For as long as I can remember I’ve been caught in a push-pull relationship with taking notes. I LOVE the tactile feeling of working in a traditional Moleskin notebook. There’s something emotional, physical, and tactile about holding a notebook in your hands and pressing pen to paper. I have read several studies that suggest that writing by hand on paper creates more retention and comprehension than typing on a keyboard — and I believe that to be true. However, there are several drawbacks:
- I can’t read my own handwriting 85% of the time. The ramifications of this are self-explanatory.
- I can’t “search” my paper notebooks. In a world where search is key to every online application we use this is a drawback.
- Due to the point above, I rarely look back more than one page in my notes. I never pull an old notebook off the shelf wondering, “I know that I made a note about a client a year ago, now where is it?” Just doesn’t happen.
- My collection of filled notebooks is just that. A collection, it serves no reference or knowledge purpose.
- And lastly, as a combination of all these points my notebooks are near impossible to read, find info, and almost worthless.
In an attempt address this problem I’ve gone almost 100% online with all my note taking. Evernote has become my goto solution. It’s amazing and great for several reasons:
- I can read my writing!
- You can search anything.
- You can add tags
- You can clip for the internet, copy/paste, add photos, etc.
- I take photos of my notes from an Evernote Moleskine notebook.
- It’s with me wherever I am: mobile, desk, etc.
- It has become a valuable reference library of things important to me.
The only places where Evernote doesn’t work:
- In meetings and conferences I find that typing to be extremely distracting. I don’t end up listening and note taking is a race to capture all said, not distill the key takeaways from the event.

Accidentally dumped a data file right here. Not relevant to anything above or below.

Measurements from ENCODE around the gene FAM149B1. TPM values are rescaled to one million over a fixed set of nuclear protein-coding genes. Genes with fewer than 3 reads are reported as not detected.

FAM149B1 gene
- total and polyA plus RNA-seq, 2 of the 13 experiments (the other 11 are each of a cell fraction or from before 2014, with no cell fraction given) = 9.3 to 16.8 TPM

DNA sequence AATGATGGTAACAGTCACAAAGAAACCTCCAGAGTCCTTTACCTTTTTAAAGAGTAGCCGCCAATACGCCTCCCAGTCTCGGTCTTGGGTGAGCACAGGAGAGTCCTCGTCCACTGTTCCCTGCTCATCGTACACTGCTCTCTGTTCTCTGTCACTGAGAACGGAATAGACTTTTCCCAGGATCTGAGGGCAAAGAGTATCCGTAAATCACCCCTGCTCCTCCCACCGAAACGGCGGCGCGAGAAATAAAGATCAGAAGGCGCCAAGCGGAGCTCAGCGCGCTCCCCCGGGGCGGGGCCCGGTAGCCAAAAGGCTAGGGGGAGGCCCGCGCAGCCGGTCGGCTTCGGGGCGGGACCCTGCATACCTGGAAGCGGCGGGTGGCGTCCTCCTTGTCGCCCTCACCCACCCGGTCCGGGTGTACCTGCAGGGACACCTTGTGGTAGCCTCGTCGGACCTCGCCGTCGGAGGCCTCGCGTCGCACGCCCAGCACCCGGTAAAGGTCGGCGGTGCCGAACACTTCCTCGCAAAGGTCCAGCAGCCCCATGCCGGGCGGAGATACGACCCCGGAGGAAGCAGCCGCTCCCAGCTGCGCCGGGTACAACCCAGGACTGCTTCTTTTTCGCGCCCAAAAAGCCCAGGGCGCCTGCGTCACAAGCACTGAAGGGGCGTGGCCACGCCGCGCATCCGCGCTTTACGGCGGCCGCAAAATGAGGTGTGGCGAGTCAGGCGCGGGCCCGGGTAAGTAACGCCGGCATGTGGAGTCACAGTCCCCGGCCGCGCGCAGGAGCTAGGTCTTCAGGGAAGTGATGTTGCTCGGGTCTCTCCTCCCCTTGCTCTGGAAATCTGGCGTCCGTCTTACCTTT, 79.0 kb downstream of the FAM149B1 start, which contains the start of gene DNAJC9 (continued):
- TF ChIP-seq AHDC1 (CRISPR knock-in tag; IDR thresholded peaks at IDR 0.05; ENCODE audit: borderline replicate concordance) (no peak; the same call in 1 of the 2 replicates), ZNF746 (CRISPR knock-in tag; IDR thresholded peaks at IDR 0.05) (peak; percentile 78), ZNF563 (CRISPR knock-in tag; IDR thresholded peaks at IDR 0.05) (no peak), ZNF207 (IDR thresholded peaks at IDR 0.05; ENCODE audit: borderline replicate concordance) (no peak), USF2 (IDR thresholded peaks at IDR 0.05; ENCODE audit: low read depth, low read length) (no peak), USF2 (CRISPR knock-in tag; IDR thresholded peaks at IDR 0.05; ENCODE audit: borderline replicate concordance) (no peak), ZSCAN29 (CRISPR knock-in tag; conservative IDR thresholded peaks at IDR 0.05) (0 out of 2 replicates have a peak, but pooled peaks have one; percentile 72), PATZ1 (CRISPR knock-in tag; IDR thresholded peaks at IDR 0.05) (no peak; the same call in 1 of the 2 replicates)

- Its greatest strength: uniformity, readability – takes some of the individuality away.
Which has lead me to a new concept in my life: SKETCHNOTES. Sketchnotes are essentially doodles and visual notes that capture the essence of the message. There are several books on the topic and I’ve been reading “The Sketchbook Handbook” by Mike Rohde. You can follow him on twitter here. He also has an awesome blog called the Sketchnote Army that is eye candy.
Here’s my very first Sketchnote. I created it while discussing ideas for enhancing our website at www.wildstory.com and creating our new Clients page. I’m not artist. And that’s the point. Anyone can Sketchnote regardless of artistic talent or lack there of.
I then take photos of my sketchnotes and put into Evernote so I get the best of both worlds. Tactile fun notebooks and search-ability!
Here are a couple more examples. Still rough, but you get the idea. The Sketchnote handbook is quick to point out this is a skill that you develop overtime, so I’m hoping I have lots of development.
This is one I thought turned out great. You may not know what it means but I do! I was preparing to have a difficult conversation and this was to organize my thoughts. Notice the mix of color and fonts to call out different ideas. This really helped me stay on point for my conversation.
This one didn’t turn out so well. I was trying to create a visual representation of our conversation. The ideas and concepts were flying so fast I found myself more focused on trying to sketchnote than being present in the conversation. That’s bad and not the point. The point is to have more presence and not have your head buried in the notebook. You can also see that it looks like a jumbled mess!
So far it’s been incredibly fun trying to think about the words and ideas I’m hearing as drawn images that encapsulate the overriding themes and emotions of conversation. I have found that my listening has improved and taking notes really is fun. Also when I revisit a sketchnote I’m finding that the visual and emotional cues bring me back the session in which the note was created and my comprehension is so much greater.
So what do you think? Sketchnotes good, bad silly?
Join the discussion and leave your comments below.
Lastly, please feel free to contact us directly. You can always send us a message via our contact form or email me directly at: mgutman at wildstory dot com
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